How to Legally End a Tenancy

We receive a lot of queries regarding ending a tenancy and what constitutes this. Most landlords will contact us after not having heard from a tenant for a long period of time to question whether they can legally take back possession of a property. Unfortunately, a tenant simply not returning to their rented property does not automatically end a tenancy.

There are only 3 legal ways to end a tenancy and for a landlord to regain possession of the property and these are: –

 

  1. A tenant can hand in a ‘Notice to quit’ and return the keys. Under the terms of most tenancy agreements, a tenant must give notice to quit in writing and the notice must be for at least 4 weeks. A text message asking to be taken off a tenancy agreement or advising they are leaving a property does not constitute as written notice and cannot be taken as such.

 

  1. A landlord can obtain a possession order. A landlord can serve either a Section 8 or Section 21 Notice pursuant to the Housing Act 1988 and then, upon the expiry of the notice period, apply to the court for a possession order. The court can then award a possession order (and usually an order for fixed costs). At the expiry of the possession order, (which is usually 14 days unless the tenant can show they will suffer exceptional hardship if they are required to leave within a 14 day period), if the tenant has not left, a landlord cannot enter the property until a warrant for possession has been executed.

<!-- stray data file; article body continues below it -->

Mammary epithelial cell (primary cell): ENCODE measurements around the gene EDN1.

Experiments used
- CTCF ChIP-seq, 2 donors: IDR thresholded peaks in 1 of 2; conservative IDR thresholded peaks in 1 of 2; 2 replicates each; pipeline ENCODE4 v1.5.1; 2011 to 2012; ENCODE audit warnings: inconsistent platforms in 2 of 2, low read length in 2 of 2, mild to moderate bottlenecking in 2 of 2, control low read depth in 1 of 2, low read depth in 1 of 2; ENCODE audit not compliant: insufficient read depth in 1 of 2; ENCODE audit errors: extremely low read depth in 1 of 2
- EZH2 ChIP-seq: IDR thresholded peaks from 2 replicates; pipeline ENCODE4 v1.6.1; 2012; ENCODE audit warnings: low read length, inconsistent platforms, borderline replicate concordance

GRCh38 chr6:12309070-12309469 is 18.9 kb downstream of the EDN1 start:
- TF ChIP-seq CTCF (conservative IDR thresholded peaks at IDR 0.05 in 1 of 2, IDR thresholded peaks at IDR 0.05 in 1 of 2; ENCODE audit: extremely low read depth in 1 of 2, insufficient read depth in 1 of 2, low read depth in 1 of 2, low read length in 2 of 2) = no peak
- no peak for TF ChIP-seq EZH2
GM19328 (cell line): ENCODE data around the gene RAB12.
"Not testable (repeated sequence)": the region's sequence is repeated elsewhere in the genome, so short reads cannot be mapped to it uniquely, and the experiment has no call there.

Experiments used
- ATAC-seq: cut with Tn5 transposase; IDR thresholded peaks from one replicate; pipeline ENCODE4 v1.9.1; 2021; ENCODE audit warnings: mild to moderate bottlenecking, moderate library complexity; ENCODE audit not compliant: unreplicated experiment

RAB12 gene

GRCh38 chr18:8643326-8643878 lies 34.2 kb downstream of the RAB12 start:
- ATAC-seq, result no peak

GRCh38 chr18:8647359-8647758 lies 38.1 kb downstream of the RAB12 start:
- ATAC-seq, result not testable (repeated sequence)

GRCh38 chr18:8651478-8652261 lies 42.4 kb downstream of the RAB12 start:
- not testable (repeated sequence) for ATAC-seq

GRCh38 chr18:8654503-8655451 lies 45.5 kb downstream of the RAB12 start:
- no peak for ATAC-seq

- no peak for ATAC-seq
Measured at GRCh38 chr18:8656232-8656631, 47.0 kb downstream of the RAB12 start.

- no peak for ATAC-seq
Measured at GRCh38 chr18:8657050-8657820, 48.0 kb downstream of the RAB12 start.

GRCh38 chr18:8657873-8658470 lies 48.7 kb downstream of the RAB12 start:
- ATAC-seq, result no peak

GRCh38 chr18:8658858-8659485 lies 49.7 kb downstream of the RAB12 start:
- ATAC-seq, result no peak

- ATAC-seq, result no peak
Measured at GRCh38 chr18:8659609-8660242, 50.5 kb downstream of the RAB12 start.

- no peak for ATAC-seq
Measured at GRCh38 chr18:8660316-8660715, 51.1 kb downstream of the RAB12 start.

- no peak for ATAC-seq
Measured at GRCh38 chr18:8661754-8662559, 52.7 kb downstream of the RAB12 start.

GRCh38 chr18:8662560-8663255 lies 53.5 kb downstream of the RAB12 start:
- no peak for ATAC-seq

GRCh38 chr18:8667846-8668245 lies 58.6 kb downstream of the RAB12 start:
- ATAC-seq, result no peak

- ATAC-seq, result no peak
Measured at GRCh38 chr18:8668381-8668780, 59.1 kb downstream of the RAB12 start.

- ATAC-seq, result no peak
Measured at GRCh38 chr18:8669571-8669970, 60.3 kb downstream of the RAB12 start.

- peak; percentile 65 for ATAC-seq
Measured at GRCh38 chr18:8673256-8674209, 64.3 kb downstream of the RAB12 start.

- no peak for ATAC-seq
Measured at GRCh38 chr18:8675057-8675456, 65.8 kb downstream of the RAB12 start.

1. Both parties can agree to, and sign, a Deed of Surrender. If both parties agree to end the tenancy at a date other than as specified in the tenancy agreement, or both agree they want the tenancy ended after the end date, they can agree enter into a Deed of Surrender which will take effect when it has been signed and dated by both parties.

 

If a landlord tries to enter the property or take back possession without following one of the above procedures, they could leave themselves open to a claim for unlawful eviction under the Unlawful Eviction Act 1977.

The content of this article is correct as at the date of posting and is for information purposes only. Whilst we try and ensure it is accurate we do not warrant or guarantee that this is the case, nor do we accept any responsibility in the event that it is relied on. The information is not intended to be a substitute for legal advice which you are recommended to obtain.

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